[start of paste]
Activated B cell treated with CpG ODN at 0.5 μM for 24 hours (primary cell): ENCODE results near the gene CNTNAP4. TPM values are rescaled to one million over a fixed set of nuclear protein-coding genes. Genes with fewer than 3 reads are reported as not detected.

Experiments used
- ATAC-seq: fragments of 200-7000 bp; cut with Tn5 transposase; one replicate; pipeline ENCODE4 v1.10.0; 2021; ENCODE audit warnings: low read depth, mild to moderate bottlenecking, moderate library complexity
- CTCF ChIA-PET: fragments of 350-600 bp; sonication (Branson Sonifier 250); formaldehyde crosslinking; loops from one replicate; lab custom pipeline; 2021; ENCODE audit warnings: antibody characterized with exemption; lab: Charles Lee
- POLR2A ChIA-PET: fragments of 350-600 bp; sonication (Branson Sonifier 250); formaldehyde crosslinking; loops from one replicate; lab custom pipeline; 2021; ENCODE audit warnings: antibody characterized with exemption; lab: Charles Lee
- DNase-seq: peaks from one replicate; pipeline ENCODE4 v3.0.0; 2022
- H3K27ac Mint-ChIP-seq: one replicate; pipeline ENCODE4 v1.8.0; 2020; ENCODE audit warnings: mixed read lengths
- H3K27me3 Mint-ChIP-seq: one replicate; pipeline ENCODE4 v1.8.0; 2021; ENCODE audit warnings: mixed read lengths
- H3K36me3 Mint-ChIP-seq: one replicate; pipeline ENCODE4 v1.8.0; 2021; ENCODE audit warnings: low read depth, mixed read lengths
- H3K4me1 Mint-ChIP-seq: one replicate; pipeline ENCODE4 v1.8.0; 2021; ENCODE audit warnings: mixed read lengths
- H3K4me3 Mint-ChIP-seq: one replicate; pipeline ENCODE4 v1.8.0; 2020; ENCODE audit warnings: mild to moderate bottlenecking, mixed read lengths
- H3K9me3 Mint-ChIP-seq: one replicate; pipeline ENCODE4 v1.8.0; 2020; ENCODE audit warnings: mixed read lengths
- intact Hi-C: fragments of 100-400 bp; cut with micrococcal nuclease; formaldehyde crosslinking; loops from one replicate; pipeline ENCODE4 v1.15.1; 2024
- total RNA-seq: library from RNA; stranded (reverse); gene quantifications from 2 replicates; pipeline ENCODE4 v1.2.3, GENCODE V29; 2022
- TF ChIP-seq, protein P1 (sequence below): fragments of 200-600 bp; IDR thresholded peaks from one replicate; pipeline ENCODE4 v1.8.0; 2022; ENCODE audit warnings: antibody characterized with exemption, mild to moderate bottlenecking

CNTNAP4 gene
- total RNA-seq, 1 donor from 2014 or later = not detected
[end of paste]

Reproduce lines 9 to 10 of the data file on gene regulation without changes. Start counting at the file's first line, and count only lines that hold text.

- H3K36me3 Mint-ChIP-seq: one replicate; pipeline ENCODE4 v1.8.0; 2021; ENCODE audit warnings: low read depth, mixed read lengths
- H3K4me1 Mint-ChIP-seq: one replicate; pipeline ENCODE4 v1.8.0; 2021; ENCODE audit warnings: mixed read lengths